One of the answers is told in the beginning minutes of this PBS Frontline documentary.
From the video: “IRS gives billions in tax credits to the states. Then the states award credits to developers who sell them for cash to investors – mostly banks. The developers use the cash to help build apartment buildings and because tax payer money pays for most of it, they can charge the lower rents which are required. ‘The tax credits give us the equity to build the apartment buildings,’ stated one of these builders.”
In addition to the tax credits, the state of California gives developers additional incentives to include low income housing in a building. One of these rewards is a density bonus. The density can be increased (i.e. add additional floors to the building) by 35%. I’m not an expert so I’m not sure if there may be other tricks in the law which allows the density to be even higher such as possibly claiming more than one density bonus.
So if the corner of Bellflower and Stearns is re-zoned for five story buildings, when the density bonus for including low income housing is figured in, developers will be able to build seven story buildings. Then the developers make more money from the rents or sales of the additional units. And what’s not to like for the developers? They’ve used taxpayer money from tax credits.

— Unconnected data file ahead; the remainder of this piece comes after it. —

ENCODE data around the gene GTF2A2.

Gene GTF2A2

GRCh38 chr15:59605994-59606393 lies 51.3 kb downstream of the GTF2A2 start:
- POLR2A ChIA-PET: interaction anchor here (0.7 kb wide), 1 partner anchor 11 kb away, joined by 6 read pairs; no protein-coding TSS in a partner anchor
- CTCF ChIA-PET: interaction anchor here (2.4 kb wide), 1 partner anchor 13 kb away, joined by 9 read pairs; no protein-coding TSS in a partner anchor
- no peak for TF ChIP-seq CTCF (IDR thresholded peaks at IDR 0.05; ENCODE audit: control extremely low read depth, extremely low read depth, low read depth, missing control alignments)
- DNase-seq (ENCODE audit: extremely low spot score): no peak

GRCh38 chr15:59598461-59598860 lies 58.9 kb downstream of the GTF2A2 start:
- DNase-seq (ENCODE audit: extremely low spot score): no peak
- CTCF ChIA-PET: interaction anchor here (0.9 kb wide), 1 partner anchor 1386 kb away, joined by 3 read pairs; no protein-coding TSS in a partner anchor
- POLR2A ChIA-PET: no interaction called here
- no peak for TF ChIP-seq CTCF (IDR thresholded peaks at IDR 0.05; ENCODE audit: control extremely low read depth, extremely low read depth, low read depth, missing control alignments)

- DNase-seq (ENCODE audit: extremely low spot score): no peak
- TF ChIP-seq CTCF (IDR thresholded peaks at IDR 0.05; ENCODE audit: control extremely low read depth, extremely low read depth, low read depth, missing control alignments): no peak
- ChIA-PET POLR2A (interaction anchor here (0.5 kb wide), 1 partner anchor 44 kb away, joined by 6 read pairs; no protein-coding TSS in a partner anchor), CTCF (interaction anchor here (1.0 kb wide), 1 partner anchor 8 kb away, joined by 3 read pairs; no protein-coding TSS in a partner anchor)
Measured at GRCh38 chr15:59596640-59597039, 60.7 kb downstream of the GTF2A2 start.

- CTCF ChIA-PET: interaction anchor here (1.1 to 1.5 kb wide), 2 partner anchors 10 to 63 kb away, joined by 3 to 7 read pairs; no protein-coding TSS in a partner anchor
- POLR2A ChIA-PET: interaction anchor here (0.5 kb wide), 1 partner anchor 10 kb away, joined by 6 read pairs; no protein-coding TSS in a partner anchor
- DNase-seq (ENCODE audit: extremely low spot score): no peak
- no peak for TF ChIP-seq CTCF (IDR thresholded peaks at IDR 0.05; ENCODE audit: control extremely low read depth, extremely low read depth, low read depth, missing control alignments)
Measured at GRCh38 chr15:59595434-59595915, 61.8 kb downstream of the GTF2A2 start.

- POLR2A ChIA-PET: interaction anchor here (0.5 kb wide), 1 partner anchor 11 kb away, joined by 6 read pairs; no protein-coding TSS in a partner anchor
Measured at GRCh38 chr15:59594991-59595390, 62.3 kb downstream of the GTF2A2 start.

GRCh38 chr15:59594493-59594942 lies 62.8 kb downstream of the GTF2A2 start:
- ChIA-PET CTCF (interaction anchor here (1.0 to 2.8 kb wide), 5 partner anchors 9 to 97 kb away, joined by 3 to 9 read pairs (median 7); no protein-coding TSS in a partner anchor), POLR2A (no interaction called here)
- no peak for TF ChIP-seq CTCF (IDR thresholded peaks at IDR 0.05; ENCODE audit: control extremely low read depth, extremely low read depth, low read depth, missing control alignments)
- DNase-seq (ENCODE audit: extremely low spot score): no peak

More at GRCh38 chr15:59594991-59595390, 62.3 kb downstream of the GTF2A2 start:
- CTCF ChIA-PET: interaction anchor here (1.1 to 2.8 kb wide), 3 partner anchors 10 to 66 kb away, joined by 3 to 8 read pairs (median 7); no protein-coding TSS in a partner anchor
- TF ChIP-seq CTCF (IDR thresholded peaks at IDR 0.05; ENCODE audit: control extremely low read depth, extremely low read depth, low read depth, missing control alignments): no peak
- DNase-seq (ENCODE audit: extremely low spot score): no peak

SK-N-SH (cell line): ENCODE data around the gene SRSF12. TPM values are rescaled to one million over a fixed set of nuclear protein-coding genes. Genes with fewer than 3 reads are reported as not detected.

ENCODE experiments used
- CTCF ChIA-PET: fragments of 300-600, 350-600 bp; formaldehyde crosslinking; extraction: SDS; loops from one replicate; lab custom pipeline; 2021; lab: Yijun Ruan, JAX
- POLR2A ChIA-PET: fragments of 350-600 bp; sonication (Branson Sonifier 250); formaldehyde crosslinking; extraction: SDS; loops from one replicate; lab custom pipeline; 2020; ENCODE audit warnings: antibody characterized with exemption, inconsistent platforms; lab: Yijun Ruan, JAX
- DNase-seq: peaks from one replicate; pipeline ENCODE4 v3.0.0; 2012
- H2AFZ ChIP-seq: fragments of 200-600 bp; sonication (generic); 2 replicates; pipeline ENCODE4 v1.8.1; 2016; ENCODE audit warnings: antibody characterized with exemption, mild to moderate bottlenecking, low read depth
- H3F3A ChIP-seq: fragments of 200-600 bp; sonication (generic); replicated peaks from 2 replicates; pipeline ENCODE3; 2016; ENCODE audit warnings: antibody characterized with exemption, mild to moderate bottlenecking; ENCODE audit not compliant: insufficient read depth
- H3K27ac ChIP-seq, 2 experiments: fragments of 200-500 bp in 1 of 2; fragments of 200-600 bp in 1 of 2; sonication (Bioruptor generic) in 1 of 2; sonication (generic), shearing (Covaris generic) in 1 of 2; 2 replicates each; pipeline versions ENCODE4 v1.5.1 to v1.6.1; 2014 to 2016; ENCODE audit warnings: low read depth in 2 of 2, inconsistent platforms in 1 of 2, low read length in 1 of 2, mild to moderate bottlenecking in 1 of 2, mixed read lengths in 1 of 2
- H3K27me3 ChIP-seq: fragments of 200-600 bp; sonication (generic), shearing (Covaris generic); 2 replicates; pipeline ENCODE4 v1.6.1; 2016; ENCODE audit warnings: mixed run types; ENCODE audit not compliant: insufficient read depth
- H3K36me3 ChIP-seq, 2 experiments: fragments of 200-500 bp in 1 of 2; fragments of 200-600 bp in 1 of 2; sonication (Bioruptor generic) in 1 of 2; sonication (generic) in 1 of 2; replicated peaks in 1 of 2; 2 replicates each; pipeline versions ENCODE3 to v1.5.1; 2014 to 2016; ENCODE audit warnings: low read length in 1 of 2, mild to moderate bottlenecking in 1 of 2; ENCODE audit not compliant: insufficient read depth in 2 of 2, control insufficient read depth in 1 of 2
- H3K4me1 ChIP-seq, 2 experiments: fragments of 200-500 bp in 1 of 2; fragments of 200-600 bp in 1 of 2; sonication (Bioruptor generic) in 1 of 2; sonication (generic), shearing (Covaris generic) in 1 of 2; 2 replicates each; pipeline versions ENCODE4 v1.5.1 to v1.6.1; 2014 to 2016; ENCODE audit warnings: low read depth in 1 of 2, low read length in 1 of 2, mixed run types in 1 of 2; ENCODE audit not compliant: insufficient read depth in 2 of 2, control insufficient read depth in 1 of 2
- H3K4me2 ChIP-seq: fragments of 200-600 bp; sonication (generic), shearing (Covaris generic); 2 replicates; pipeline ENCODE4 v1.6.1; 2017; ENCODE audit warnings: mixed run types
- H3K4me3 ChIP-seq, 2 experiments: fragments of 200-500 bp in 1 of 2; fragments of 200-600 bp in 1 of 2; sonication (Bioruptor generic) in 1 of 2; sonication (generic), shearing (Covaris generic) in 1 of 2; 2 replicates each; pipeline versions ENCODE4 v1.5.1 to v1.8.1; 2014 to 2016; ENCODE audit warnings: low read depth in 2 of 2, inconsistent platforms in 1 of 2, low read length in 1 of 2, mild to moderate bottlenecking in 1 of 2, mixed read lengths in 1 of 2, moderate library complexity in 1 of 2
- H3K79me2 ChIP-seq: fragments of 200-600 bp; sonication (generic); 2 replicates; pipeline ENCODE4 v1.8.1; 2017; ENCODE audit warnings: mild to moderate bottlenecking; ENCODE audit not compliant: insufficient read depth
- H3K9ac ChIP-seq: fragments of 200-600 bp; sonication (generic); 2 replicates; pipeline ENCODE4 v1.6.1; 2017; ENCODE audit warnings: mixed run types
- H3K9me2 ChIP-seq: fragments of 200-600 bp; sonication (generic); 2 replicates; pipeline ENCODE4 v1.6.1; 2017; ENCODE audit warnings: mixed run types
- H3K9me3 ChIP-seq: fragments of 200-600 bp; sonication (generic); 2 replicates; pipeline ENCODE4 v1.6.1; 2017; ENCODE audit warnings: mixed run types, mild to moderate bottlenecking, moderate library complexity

From the Density Bonus Law in Section 65915:
(f) For the purposes of this chapter, “density bonus” means a density increase over the otherwise maximum allowable gross residential density as of the date of application by the applicant to the city, county, or city and county …
More to come on how SB 35 will (it will pass and be signed into law soon) impact this by eliminating local control of the permitting process, streamlining the process for developers, eliminating all parking requirements and eliminating the expiration on the permit approval for some of these projects.